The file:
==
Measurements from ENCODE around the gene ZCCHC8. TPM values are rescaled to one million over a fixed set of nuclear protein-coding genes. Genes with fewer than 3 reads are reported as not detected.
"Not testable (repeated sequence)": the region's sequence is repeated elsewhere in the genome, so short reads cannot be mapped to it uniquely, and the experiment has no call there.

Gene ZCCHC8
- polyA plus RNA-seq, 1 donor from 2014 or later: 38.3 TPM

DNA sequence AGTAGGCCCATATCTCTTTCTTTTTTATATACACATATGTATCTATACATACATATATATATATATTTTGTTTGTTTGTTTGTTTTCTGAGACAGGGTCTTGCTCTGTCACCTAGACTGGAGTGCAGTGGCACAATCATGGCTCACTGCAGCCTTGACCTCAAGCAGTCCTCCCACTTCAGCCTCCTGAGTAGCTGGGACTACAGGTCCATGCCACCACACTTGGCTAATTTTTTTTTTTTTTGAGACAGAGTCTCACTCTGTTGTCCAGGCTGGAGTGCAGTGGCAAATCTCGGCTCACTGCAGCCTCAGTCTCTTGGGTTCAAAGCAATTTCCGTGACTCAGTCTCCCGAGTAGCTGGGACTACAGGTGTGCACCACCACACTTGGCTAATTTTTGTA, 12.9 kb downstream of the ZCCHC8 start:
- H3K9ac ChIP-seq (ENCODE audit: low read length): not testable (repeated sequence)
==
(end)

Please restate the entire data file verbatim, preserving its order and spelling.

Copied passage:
Measurements from ENCODE around the gene ZCCHC8. TPM values are rescaled to one million over a fixed set of nuclear protein-coding genes. Genes with fewer than 3 reads are reported as not detected.
"Not testable (repeated sequence)": the region's sequence is repeated elsewhere in the genome, so short reads cannot be mapped to it uniquely, and the experiment has no call there.

Gene ZCCHC8
- polyA plus RNA-seq, 1 donor from 2014 or later: 38.3 TPM

DNA sequence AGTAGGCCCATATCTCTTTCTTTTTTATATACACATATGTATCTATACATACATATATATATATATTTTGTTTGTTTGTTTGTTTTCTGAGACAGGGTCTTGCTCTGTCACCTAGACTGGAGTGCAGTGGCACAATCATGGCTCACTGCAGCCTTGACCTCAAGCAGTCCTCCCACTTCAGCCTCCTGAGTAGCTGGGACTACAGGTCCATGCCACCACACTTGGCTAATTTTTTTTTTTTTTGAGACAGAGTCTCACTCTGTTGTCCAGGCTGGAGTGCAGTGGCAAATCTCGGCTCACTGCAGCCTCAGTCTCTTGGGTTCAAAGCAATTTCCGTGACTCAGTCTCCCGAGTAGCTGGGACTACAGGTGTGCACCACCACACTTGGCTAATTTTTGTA, 12.9 kb downstream of the ZCCHC8 start:
- H3K9ac ChIP-seq (ENCODE audit: low read length): not testable (repeated sequence)